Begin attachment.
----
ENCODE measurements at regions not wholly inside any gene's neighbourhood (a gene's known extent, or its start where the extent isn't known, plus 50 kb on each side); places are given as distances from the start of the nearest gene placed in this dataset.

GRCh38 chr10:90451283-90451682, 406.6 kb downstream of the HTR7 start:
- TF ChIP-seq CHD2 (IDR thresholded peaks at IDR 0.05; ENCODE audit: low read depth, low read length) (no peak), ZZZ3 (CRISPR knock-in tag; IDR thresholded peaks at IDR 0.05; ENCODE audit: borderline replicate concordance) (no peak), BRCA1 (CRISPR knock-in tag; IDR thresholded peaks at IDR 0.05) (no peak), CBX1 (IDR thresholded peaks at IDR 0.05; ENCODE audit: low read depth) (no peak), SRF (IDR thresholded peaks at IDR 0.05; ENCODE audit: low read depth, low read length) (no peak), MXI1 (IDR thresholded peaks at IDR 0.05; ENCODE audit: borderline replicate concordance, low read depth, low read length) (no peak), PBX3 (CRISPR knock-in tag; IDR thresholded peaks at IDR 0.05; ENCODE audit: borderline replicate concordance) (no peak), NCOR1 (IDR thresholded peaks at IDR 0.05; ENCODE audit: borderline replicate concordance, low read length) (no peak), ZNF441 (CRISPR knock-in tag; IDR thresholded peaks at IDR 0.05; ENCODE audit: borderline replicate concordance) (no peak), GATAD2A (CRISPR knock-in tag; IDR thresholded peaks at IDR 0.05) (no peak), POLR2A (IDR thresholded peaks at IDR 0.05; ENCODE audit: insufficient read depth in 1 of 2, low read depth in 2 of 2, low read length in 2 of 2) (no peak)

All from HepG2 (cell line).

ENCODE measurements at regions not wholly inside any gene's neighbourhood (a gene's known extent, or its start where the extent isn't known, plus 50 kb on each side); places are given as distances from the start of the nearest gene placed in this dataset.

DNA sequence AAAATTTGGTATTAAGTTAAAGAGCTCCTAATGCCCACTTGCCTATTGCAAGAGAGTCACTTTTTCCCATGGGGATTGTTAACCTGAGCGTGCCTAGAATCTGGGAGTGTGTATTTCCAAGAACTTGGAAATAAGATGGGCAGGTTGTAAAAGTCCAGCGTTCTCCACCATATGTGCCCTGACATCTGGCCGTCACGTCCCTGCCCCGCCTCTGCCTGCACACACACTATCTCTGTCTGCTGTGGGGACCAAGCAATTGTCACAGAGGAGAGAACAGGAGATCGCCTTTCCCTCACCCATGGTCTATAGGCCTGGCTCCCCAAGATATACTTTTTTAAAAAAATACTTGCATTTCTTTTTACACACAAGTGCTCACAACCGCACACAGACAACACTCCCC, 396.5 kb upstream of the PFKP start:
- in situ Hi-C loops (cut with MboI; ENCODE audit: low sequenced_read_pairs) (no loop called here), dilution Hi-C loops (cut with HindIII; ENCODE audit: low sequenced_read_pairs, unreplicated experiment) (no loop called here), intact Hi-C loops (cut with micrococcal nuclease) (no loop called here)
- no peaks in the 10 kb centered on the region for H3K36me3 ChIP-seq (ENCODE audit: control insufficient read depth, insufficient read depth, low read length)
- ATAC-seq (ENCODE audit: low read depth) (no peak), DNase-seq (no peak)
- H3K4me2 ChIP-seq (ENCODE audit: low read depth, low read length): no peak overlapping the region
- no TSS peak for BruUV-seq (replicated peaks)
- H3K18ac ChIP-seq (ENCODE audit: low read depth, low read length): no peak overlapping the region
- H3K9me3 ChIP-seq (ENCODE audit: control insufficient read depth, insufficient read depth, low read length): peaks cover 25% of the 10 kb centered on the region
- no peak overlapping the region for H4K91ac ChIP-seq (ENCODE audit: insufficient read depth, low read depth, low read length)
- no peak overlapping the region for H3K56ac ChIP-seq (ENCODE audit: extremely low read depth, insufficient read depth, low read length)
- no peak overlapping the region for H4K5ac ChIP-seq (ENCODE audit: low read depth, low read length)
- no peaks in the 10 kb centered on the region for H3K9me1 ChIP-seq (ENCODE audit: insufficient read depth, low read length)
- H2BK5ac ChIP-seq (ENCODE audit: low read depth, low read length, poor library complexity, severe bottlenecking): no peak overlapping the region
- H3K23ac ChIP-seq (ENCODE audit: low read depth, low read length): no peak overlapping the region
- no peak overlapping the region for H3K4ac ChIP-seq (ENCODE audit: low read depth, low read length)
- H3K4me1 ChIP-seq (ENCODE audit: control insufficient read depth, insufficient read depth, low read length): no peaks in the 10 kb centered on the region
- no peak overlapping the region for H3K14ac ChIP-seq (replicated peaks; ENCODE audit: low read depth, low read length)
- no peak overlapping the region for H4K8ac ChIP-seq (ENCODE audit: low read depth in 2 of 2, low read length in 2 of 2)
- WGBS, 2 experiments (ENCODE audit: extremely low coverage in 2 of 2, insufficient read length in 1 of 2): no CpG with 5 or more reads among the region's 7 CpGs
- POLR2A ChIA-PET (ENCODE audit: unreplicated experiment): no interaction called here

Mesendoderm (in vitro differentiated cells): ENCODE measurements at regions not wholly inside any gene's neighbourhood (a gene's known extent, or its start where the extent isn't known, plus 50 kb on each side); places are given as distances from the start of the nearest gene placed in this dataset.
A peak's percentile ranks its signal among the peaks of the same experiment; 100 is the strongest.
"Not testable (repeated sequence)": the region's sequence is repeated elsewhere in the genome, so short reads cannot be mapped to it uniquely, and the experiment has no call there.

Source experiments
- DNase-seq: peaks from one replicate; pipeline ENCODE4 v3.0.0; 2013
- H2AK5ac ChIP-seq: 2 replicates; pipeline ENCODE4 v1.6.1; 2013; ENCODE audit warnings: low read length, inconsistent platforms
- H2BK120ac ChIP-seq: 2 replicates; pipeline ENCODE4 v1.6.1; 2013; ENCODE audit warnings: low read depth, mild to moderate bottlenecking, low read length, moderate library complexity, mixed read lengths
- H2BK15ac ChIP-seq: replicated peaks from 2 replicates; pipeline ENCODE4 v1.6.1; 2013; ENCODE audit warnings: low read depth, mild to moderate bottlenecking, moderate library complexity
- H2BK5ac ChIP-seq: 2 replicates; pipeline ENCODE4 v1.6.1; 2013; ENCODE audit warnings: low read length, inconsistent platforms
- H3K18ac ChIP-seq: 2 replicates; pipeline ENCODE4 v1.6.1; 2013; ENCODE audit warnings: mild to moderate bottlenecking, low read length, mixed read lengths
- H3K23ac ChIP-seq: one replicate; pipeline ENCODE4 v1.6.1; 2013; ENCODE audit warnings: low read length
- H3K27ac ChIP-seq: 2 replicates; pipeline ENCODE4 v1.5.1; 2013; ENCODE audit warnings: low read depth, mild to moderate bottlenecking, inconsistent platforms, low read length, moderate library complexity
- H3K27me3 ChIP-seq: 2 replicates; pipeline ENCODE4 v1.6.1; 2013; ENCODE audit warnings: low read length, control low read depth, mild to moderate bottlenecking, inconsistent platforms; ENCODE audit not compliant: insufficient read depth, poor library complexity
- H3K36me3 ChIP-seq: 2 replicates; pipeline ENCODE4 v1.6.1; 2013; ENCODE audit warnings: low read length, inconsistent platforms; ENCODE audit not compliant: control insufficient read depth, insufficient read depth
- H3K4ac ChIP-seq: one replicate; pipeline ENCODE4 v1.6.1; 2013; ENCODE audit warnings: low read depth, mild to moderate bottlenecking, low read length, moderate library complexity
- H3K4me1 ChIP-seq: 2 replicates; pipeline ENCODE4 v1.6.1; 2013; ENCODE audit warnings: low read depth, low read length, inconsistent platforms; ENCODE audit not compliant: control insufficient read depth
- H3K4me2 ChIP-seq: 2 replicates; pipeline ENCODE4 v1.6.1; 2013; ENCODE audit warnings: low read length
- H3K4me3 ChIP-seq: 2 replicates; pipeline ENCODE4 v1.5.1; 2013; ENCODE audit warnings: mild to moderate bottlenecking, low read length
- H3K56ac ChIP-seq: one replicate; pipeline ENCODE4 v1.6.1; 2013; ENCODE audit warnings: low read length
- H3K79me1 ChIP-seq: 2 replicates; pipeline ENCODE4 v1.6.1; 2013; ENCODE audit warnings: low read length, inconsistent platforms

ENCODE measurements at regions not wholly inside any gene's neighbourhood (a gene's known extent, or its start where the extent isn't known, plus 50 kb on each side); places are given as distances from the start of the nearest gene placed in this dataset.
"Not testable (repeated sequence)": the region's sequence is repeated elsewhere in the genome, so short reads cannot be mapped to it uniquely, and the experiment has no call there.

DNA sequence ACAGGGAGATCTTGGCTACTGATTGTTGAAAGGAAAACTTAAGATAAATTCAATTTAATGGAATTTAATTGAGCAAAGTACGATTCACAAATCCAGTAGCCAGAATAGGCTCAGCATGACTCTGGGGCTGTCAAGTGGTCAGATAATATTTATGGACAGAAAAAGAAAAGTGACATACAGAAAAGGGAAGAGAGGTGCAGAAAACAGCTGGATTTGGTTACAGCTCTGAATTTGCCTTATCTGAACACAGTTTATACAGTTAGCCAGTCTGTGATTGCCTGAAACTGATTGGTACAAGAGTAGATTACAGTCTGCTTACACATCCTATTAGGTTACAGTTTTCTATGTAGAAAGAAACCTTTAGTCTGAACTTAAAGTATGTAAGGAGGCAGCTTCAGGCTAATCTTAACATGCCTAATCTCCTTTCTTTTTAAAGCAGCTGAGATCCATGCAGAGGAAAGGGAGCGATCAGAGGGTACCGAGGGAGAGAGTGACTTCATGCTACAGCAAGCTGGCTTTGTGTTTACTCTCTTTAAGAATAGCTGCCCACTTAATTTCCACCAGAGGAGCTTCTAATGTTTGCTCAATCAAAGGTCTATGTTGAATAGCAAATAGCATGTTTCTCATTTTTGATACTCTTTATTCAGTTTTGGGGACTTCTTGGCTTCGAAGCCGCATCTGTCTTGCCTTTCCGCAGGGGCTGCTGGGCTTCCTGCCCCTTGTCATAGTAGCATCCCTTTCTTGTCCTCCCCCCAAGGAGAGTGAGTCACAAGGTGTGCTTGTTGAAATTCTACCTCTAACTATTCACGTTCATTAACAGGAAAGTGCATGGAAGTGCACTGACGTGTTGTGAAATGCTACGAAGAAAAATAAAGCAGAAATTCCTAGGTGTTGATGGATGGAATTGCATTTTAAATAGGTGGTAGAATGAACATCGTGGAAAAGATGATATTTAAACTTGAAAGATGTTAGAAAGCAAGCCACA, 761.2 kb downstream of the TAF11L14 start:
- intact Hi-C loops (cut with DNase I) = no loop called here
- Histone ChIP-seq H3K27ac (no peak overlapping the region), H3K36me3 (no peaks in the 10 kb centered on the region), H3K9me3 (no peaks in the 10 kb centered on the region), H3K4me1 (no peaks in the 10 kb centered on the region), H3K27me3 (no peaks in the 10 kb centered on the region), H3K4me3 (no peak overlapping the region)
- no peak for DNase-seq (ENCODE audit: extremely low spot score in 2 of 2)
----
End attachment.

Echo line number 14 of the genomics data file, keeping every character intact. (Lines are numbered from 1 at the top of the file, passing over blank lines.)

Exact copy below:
- no peak overlapping the region for H4K91ac ChIP-seq (ENCODE audit: insufficient read depth, low read depth, low read length)